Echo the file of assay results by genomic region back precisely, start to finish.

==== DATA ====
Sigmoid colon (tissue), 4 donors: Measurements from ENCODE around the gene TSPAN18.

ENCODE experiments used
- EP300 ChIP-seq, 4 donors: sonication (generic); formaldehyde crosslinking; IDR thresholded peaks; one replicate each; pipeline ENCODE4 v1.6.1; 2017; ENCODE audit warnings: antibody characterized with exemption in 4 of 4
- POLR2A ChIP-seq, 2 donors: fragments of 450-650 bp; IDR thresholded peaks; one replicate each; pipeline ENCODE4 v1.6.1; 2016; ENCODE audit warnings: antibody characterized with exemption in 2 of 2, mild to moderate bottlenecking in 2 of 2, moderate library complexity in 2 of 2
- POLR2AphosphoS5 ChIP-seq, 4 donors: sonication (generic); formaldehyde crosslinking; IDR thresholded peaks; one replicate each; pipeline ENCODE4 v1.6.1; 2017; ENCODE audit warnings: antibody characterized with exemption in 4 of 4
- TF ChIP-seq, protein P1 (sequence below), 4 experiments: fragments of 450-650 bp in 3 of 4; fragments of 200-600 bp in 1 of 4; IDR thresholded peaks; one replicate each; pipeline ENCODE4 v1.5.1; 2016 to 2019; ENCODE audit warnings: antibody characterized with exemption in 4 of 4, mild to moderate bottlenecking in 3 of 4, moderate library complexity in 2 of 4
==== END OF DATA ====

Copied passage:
Sigmoid colon (tissue), 4 donors: Measurements from ENCODE around the gene TSPAN18.

ENCODE experiments used
- EP300 ChIP-seq, 4 donors: sonication (generic); formaldehyde crosslinking; IDR thresholded peaks; one replicate each; pipeline ENCODE4 v1.6.1; 2017; ENCODE audit warnings: antibody characterized with exemption in 4 of 4
- POLR2A ChIP-seq, 2 donors: fragments of 450-650 bp; IDR thresholded peaks; one replicate each; pipeline ENCODE4 v1.6.1; 2016; ENCODE audit warnings: antibody characterized with exemption in 2 of 2, mild to moderate bottlenecking in 2 of 2, moderate library complexity in 2 of 2
- POLR2AphosphoS5 ChIP-seq, 4 donors: sonication (generic); formaldehyde crosslinking; IDR thresholded peaks; one replicate each; pipeline ENCODE4 v1.6.1; 2017; ENCODE audit warnings: antibody characterized with exemption in 4 of 4
- TF ChIP-seq, protein P1 (sequence below), 4 experiments: fragments of 450-650 bp in 3 of 4; fragments of 200-600 bp in 1 of 4; IDR thresholded peaks; one replicate each; pipeline ENCODE4 v1.5.1; 2016 to 2019; ENCODE audit warnings: antibody characterized with exemption in 4 of 4, mild to moderate bottlenecking in 3 of 4, moderate library complexity in 2 of 4